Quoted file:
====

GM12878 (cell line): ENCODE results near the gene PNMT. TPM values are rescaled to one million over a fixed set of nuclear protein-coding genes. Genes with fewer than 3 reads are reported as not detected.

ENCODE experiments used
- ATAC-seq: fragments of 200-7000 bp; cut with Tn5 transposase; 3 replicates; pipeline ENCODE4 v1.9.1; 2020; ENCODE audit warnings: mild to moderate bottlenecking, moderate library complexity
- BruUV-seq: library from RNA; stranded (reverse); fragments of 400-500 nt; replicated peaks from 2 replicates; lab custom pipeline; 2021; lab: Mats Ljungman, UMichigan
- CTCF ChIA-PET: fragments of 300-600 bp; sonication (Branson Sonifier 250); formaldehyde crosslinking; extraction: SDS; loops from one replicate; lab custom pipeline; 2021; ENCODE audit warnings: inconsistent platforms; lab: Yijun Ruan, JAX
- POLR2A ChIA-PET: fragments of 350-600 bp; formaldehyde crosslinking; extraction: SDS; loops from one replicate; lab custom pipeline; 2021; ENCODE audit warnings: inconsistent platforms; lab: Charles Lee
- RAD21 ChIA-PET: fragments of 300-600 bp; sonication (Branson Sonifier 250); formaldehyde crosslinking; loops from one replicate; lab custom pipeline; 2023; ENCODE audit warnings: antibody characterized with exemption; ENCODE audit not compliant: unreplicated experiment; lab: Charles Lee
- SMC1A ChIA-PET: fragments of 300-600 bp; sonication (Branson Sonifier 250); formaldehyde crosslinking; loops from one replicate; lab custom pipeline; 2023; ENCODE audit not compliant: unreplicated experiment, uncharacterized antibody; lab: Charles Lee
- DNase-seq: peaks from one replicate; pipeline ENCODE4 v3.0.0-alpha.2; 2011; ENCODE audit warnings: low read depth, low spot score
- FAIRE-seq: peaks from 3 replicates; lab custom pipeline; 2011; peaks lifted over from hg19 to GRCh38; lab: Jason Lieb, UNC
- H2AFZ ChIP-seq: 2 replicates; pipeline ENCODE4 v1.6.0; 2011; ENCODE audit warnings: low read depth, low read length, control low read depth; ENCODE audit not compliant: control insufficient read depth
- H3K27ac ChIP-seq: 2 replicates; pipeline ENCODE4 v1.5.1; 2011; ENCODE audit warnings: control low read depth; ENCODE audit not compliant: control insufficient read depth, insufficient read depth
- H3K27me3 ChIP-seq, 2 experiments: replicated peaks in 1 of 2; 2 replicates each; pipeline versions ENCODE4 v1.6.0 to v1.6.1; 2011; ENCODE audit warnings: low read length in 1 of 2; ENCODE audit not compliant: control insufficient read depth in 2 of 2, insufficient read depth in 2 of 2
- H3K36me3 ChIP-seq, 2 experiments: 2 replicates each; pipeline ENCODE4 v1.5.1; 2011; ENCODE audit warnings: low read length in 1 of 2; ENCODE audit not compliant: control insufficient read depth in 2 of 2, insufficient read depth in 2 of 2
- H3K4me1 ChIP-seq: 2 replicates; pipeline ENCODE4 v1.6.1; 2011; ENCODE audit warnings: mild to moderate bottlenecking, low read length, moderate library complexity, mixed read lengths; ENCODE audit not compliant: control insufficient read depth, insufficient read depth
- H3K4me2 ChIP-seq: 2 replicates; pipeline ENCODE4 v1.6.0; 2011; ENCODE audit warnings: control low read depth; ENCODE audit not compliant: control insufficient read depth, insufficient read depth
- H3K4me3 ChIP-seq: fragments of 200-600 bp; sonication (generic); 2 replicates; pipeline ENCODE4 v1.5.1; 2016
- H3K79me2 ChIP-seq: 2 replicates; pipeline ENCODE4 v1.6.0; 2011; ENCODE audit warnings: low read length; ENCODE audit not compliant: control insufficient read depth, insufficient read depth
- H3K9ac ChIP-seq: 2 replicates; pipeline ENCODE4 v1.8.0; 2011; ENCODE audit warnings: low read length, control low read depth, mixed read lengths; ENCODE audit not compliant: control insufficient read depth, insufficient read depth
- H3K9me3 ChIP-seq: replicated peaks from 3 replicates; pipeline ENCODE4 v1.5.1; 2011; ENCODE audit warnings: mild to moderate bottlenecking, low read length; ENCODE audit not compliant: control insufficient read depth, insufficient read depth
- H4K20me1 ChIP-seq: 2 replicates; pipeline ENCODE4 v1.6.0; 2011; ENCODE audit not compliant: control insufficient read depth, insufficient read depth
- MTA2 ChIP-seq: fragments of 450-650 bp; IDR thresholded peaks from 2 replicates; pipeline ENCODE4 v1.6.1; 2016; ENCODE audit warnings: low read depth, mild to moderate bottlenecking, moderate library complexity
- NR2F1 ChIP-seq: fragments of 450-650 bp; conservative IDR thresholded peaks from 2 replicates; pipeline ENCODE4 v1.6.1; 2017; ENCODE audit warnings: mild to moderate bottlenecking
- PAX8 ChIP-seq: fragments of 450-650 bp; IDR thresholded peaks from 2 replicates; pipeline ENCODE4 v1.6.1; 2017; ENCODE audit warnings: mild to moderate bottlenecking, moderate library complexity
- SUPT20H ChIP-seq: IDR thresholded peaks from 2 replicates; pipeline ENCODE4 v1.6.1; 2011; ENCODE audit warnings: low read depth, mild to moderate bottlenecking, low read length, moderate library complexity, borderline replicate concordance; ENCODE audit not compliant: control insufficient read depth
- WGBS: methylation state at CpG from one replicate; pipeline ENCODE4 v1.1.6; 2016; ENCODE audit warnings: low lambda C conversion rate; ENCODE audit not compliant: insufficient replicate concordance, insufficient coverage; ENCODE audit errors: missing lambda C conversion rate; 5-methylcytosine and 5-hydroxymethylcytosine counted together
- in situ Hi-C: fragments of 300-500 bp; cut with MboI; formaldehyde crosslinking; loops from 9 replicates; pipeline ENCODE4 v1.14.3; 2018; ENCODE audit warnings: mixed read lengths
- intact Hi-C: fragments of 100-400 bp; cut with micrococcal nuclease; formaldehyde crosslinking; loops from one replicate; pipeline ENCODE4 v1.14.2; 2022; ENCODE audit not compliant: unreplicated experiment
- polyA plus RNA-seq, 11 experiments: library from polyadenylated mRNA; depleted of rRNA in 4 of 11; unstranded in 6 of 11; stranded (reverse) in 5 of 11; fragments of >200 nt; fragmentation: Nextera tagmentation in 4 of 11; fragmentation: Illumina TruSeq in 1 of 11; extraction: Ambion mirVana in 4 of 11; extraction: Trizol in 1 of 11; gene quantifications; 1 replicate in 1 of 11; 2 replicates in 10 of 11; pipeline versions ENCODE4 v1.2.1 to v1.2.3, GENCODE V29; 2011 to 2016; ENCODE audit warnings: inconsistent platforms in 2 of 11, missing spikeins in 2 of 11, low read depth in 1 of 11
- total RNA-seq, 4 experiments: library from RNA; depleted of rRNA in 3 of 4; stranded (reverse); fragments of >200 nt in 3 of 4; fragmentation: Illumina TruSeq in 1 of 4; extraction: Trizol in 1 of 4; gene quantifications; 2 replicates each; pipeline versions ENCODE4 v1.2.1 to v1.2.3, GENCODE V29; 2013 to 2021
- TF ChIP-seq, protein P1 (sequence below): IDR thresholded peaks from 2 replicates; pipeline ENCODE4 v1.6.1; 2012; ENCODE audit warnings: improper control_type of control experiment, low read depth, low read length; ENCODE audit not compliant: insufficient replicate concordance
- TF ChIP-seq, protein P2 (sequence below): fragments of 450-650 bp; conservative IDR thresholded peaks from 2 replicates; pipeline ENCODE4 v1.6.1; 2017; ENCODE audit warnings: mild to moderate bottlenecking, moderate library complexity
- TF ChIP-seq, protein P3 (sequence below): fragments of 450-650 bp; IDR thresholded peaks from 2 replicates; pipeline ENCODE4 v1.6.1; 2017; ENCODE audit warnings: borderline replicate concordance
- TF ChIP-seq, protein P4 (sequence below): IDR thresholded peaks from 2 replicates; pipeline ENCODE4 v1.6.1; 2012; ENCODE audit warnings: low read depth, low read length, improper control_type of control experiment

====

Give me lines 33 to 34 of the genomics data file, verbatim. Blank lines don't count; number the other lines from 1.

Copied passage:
- TF ChIP-seq, protein P3 (sequence below): fragments of 450-650 bp; IDR thresholded peaks from 2 replicates; pipeline ENCODE4 v1.6.1; 2017; ENCODE audit warnings: borderline replicate concordance
- TF ChIP-seq, protein P4 (sequence below): IDR thresholded peaks from 2 replicates; pipeline ENCODE4 v1.6.1; 2012; ENCODE audit warnings: low read depth, low read length, improper control_type of control experiment